I didn’t have to look far to find these “scripts”.  I’ve played each of them many times before in conversations with friends and colleagues, and expect that I’m in good company.  Most of these are not scripts that nourish relationships, cultivate friendships, build self-image, or free up our positive creative energy.  And yet how often do these scripts guide our behavior?

My suggestion — Try playing each of these scripts for a day.  Rehearse your lines, and be prepared to deliver them with passion and energy.  But stop short of speaking.  Think twice, and experience how the “real” you can best come forward.

Have I left out one of your favorite — or least favorite — scripts.  I’d love to hear from you.  Post on this blog, or e-mail me.

  • Woe is me — Let me tell you all that has befallen me this week, the people who have been so mean or thoughtless, those who I thought were my friends, but finally showed their true (selfish) colors.
  • Gratitude — I’m so thankful for you as my good friend, and you’re part of a community surrounding me.  Stuff keeps happening, but I’m glad that I’m not alone.
  • Entertainment — I’m an entertaining speaker, and I’ve lots of new stories and jokes, so — hold on to your seat — let me sound off.
  • Compassionate curiosity — It’s been quite a while since we’ve really talked, and I’d love to hear what’s happening with you.  What’s happening with you now?  What’s important?  I’d like to know.
  • Interview — I want to hear about you, but let me take control of the conversation.  Are you ready for my first question (of twenty!)?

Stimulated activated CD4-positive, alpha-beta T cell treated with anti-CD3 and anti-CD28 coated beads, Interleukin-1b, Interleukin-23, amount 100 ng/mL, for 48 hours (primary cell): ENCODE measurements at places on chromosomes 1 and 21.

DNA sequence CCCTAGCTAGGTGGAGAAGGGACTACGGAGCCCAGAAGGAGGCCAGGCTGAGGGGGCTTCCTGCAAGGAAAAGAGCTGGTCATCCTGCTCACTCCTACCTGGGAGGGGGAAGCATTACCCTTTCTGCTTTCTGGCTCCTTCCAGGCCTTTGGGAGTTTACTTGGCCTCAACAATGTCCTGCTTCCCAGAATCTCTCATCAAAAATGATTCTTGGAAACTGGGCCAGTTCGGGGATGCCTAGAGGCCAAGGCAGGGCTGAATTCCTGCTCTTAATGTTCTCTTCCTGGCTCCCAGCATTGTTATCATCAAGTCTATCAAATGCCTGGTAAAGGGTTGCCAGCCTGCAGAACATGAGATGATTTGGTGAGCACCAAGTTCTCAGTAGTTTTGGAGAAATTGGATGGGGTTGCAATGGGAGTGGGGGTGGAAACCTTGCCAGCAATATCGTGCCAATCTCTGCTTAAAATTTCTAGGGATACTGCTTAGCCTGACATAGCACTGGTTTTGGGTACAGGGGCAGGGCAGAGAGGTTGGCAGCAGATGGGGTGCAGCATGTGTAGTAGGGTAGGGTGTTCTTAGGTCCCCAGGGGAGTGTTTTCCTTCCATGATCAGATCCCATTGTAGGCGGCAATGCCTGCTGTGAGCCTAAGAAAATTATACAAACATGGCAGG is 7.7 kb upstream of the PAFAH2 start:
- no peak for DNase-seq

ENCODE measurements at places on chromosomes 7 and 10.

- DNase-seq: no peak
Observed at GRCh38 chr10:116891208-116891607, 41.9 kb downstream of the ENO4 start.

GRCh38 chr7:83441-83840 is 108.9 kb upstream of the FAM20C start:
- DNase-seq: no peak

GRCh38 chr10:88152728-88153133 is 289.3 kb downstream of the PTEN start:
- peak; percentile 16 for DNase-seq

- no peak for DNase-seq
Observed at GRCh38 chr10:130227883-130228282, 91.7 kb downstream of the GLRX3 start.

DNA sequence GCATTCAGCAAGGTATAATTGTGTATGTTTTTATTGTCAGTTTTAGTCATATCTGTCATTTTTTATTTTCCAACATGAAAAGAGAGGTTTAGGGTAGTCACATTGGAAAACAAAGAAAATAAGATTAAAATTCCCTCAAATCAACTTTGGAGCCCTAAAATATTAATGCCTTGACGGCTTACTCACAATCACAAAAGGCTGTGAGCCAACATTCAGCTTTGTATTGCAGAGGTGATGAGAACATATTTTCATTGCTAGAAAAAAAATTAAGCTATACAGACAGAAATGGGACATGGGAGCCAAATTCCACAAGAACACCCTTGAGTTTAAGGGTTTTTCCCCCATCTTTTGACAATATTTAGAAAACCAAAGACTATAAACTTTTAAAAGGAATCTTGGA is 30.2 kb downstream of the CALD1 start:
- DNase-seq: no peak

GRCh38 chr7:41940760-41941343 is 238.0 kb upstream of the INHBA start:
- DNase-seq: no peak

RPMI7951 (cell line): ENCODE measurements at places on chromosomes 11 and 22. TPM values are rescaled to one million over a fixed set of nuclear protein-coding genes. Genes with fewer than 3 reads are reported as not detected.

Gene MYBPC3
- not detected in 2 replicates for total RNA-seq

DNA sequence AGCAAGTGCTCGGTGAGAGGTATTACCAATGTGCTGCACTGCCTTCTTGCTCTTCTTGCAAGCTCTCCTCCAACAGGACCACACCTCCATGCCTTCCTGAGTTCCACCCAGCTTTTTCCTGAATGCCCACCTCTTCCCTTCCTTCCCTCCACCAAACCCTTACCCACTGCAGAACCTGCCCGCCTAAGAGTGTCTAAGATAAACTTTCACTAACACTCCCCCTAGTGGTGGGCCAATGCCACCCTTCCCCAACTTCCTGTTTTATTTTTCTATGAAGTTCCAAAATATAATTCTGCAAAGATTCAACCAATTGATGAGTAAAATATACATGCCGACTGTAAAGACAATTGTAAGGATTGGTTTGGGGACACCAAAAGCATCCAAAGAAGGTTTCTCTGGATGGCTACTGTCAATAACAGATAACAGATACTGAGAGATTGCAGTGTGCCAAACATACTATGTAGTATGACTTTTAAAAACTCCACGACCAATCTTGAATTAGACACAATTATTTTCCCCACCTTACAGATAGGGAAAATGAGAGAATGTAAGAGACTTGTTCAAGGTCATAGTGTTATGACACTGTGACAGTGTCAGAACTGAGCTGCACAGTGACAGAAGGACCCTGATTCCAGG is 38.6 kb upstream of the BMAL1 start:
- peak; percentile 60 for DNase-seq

• Flirting time — I’d like to offer you much gratuitous praise — not that I really mean it, but can’t we enjoy flattering each other?
  • Far from the personal — Let’s talk about politicians abroad, or movie stars, or scandals . . . anything that keeps us from revealing much about ourselves today.
  • Not so hidden disinterest — I asked you how you are, and about your family, but please don’t say anything too challenging.  Running into you has been a diversion from how I really wanted to spend my time.
  • Saving the world — I know you’re compassionate about world hunger, torture, and other such tragic issues, but are you feeling enough guilt?  Let me offer some concrete things that you can do, and a big dose of guilt for you to absorb if you’re not willing to take these on.
  • Please set the pace — Glad to run into you.  I’ll be relatively quiet, just wanting to hear from you.
  • Our fortune is overwhelming — Let me tell you about my promotion, the fantastic job our daughter just got, the contest we won.  I’ve so much good news to share with you that I really don’t have time to listen to your story today.  Oh, yes, and I was sorry to hear your bad news.
  • False pretense — Let me pretend I didn’t see you.  I won’t say a word, but trust you won’t be offended.
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